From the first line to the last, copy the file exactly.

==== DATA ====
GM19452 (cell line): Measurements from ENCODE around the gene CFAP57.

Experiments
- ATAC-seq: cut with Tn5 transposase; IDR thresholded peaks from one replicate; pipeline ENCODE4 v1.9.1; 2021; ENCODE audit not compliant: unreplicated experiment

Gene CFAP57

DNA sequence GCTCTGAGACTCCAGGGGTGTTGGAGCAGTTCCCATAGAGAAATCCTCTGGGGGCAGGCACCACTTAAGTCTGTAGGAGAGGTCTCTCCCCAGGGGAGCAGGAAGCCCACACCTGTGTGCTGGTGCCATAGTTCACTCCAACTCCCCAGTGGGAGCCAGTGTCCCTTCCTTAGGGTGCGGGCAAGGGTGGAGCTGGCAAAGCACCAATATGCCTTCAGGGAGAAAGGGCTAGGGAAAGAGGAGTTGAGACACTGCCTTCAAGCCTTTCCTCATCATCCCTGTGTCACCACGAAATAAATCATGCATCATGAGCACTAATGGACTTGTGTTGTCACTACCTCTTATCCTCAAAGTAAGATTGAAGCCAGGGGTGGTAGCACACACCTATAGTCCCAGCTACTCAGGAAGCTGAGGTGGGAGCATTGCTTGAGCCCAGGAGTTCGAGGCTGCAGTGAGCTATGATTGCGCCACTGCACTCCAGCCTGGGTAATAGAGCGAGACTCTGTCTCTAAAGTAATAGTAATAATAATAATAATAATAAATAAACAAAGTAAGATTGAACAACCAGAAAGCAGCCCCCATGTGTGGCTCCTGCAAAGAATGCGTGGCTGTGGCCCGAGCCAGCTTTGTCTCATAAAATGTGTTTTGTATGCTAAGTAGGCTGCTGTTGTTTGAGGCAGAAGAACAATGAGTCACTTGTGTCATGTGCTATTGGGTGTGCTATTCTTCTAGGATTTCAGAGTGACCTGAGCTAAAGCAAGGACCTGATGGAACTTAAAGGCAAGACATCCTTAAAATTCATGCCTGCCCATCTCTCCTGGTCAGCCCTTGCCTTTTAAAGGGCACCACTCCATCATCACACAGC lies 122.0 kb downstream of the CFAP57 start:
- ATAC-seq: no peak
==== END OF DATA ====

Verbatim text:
GM19452 (cell line): Measurements from ENCODE around the gene CFAP57.

Experiments
- ATAC-seq: cut with Tn5 transposase; IDR thresholded peaks from one replicate; pipeline ENCODE4 v1.9.1; 2021; ENCODE audit not compliant: unreplicated experiment

Gene CFAP57

DNA sequence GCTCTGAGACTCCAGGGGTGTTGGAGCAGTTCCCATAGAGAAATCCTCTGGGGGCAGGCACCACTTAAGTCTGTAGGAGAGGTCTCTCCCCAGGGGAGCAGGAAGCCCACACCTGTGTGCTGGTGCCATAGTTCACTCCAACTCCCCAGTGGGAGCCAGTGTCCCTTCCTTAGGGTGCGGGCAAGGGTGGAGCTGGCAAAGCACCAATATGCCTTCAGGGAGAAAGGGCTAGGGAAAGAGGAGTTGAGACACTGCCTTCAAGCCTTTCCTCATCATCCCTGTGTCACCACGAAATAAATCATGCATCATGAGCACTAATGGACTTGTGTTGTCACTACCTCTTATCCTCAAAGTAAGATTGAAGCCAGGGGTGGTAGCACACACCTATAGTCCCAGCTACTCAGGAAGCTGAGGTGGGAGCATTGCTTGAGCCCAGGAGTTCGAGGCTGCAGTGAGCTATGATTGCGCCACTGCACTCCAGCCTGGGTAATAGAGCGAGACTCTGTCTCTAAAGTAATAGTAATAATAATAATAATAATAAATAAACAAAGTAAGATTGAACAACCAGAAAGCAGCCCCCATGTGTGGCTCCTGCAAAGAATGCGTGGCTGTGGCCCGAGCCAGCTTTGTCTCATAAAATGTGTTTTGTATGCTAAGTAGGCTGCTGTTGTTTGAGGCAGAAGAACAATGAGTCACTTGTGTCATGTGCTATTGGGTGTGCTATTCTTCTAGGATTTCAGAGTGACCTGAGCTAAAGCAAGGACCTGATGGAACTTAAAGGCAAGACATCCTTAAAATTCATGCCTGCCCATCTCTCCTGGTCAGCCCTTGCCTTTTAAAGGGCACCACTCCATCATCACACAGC lies 122.0 kb downstream of the CFAP57 start:
- ATAC-seq: no peak